• Mission-oriented innovation is driven by the urgency around the biggest grand challenges of our age and the failure of traditional policy and governance mechanisms to address these. While many factors influence missions, current evidence shows that mission-oriented innovation is often supported by three interlinked policy structures: institutional entrepreneurship and mission governance that enable collaboration and experimentation; available funding for a portfolio of missions; and the adoption of outcome-based procurement. The implementation of mission-oriented innovation is still an emerging practice and can in principle rely on a wide variety of policy-making tools and methods. The implementation methods increasingly favoured by public organisations are experimentation and stakeholder engagement, a portfolio approach to funding and governance of projects, and new public value and spill-over-focused evaluation frameworks. Mission-oriented innovation addresses key current policy and wider public sector challenges: it ensures inclusive governance, progressive politics, generative environments and systemic impact.

  • Anticipatory innovation is driven by uncertainty and complexity surrounding policy problems, need to make decisions under fast-based socio-technical change and opportunity costs of doing nothing. The necessary conditions for facilitating anticipatory innovation in the public sector are strong foresight ecosystems closely connected to innovation governance structures, and working methods that embed anticipatory innovation in day-to-day processes. Diverse methodologies exist to capture each aspect of the iterative process of perceiving, making sense of and acting on emerging futures. Research shows that far more tools exist to perceive and make sense of futures, than for converting insights into action and evaluating outcomes. In order to build anticipatory innovation capacity, governments must be able to draw on subject matter expertise, imagination and an appreciation of emergence and complexity. Communication of anticipatory insights and sustained demand for anticipatory innovation from senior leadership in government is essential.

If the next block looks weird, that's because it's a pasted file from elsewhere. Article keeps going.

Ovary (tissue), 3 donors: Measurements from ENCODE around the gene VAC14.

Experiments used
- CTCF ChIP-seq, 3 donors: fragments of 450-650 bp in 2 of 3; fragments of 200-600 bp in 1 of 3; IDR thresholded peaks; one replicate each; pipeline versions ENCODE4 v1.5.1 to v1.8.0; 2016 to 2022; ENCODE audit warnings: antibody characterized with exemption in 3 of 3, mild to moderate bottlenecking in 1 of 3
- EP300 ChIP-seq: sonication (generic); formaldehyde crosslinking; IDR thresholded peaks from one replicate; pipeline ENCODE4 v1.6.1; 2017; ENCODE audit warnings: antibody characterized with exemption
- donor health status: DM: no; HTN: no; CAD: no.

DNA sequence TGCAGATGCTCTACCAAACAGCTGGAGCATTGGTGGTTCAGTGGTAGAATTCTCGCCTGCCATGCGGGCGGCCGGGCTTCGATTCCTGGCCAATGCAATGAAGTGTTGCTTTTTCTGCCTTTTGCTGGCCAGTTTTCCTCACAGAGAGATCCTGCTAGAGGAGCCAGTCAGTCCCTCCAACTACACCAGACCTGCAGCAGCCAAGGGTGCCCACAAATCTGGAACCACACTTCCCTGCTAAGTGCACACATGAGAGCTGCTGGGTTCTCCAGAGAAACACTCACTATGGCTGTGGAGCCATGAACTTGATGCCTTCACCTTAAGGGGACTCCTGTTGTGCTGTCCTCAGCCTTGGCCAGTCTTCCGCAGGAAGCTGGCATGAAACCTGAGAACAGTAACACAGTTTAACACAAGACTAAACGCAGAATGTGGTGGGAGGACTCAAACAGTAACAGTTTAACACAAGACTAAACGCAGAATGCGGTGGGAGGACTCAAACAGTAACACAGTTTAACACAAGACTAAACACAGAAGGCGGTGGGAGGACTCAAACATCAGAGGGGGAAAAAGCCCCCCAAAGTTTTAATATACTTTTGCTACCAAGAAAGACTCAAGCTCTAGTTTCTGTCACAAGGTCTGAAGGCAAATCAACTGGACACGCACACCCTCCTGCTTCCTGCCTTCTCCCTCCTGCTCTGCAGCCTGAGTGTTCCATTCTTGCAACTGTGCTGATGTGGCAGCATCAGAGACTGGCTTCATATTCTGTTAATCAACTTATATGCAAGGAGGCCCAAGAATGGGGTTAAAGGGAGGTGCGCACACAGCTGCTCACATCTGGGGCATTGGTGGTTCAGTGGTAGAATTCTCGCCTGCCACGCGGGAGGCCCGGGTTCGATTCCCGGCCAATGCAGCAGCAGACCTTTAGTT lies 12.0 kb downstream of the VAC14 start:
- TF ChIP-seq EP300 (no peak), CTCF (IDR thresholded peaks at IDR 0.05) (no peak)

However, many blind spots and practical challenges have yet to be addressed. In the area of enhancement, open questions pertain to measurement: Do the innovations deliver the efficiency and effectiveness outcomes they proclaim? Discussion has advanced on the topic of public sector productivity, but much less has been has been done to demonstrate the empirical effects. Hence, it is unclear where long-term versus one-time productivity gains through enhancement-oriented innovation can be made, or when the public sector is just externalising costs to enterprises, stakeholders and other parties.